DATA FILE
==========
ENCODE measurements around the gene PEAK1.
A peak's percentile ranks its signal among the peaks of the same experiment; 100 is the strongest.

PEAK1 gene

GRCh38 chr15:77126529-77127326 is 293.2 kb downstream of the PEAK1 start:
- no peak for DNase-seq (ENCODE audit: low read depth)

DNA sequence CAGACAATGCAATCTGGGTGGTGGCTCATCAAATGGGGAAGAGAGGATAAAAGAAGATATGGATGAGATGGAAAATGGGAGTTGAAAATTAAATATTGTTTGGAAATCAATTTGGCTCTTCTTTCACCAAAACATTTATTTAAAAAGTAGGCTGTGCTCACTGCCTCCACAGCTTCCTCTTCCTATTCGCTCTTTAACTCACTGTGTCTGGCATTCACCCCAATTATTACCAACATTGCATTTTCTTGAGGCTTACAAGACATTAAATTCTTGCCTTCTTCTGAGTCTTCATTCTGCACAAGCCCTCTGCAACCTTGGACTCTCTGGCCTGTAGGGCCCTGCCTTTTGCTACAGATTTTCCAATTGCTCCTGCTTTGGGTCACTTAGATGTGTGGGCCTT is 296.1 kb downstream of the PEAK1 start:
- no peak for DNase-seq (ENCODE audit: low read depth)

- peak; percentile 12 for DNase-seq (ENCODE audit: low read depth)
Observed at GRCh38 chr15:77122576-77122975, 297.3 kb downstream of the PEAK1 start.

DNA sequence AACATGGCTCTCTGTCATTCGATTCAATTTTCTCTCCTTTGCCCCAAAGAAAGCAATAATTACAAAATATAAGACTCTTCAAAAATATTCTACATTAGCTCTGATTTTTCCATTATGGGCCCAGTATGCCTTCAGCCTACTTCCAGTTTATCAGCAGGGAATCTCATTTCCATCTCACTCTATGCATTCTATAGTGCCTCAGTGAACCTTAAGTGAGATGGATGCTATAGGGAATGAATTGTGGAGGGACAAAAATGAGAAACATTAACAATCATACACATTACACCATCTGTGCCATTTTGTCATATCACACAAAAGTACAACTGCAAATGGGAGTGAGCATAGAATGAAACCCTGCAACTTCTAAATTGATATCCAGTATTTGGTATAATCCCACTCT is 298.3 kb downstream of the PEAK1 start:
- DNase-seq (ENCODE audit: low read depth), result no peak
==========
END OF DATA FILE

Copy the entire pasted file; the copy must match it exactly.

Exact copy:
ENCODE measurements around the gene PEAK1.
A peak's percentile ranks its signal among the peaks of the same experiment; 100 is the strongest.

PEAK1 gene

GRCh38 chr15:77126529-77127326 is 293.2 kb downstream of the PEAK1 start:
- no peak for DNase-seq (ENCODE audit: low read depth)

DNA sequence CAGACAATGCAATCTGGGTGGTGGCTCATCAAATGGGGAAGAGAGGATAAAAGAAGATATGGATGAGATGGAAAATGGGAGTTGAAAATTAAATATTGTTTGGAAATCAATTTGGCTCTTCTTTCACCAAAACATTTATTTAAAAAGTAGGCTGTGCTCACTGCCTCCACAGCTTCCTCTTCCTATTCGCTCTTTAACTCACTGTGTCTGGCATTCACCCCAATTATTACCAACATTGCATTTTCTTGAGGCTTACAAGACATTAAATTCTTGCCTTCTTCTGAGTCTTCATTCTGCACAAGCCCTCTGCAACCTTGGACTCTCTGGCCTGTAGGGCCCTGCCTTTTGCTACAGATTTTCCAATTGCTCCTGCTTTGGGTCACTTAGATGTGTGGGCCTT is 296.1 kb downstream of the PEAK1 start:
- no peak for DNase-seq (ENCODE audit: low read depth)

- peak; percentile 12 for DNase-seq (ENCODE audit: low read depth)
Observed at GRCh38 chr15:77122576-77122975, 297.3 kb downstream of the PEAK1 start.

DNA sequence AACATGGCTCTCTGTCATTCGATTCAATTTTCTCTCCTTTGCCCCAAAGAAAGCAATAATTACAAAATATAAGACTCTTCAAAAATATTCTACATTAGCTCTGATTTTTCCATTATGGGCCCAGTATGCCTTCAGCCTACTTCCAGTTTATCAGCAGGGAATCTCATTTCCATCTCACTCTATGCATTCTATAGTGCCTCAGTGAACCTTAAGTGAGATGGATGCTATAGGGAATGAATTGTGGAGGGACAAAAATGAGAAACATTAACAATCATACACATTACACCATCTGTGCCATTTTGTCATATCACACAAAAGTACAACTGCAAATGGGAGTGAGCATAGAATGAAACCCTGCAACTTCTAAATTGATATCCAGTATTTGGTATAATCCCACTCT is 298.3 kb downstream of the PEAK1 start:
- DNase-seq (ENCODE audit: low read depth), result no peak